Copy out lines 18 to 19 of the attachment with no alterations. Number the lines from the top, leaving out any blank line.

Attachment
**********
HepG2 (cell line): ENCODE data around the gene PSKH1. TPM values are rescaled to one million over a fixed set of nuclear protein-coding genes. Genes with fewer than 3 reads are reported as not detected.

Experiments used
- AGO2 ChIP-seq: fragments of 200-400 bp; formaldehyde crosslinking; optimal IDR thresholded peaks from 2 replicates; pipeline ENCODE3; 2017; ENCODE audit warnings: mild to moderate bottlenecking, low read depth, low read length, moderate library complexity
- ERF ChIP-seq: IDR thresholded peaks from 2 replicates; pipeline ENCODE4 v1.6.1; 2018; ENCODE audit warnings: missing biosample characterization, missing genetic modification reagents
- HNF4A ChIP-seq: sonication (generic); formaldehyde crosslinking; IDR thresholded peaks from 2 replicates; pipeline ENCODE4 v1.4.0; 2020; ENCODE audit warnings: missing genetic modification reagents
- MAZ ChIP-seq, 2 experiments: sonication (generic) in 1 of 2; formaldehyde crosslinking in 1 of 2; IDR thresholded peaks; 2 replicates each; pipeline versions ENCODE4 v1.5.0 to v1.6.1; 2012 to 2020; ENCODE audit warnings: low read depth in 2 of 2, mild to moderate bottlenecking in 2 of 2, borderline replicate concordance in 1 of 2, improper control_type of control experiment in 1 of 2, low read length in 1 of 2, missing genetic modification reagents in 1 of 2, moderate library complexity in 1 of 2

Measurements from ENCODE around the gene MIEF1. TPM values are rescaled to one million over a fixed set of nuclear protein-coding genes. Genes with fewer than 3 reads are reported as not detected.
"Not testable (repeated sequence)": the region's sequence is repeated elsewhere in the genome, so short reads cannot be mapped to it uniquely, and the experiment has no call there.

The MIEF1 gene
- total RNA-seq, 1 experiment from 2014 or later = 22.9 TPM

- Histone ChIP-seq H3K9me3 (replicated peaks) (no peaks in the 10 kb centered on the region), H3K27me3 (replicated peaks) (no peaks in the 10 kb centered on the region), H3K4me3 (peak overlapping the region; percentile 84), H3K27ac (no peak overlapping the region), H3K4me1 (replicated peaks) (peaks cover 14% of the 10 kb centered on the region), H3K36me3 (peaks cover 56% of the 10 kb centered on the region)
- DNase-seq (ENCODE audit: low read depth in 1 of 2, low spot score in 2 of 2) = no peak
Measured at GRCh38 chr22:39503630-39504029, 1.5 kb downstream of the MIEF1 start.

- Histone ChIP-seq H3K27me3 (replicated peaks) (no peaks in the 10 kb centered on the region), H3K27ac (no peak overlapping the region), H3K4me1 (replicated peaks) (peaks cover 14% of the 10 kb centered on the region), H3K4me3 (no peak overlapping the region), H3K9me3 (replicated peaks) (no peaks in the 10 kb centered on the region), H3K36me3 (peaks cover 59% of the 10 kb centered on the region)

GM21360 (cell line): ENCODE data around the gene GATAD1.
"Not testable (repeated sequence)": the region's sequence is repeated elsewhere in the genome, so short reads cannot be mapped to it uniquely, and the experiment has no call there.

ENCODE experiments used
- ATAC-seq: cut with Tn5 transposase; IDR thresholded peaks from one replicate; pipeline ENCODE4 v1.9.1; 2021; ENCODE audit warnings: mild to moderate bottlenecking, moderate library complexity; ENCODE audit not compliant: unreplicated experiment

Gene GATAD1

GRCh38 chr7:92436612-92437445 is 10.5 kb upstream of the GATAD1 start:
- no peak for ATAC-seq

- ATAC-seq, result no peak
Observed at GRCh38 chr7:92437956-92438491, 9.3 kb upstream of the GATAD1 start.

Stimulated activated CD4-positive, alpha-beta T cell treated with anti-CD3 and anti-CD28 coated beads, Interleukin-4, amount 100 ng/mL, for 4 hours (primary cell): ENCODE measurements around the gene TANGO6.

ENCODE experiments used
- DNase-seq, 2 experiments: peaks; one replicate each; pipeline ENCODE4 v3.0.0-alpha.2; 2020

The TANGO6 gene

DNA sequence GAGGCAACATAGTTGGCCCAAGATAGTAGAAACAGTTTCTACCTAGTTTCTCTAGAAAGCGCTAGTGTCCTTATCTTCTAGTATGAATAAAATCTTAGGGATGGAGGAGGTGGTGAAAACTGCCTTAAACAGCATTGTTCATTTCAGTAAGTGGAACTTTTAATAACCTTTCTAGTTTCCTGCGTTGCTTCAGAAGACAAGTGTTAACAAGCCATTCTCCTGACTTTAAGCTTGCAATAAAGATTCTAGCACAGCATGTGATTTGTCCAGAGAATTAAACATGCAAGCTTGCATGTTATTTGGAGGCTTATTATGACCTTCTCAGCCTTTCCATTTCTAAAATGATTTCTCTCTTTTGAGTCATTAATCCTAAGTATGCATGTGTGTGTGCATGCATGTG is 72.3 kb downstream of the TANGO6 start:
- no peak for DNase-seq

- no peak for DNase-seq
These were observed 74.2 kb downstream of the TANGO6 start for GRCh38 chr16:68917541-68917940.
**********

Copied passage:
- ATAC-seq: cut with Tn5 transposase; IDR thresholded peaks from one replicate; pipeline ENCODE4 v1.9.1; 2021; ENCODE audit warnings: mild to moderate bottlenecking, moderate library complexity; ENCODE audit not compliant: unreplicated experiment

Gene GATAD1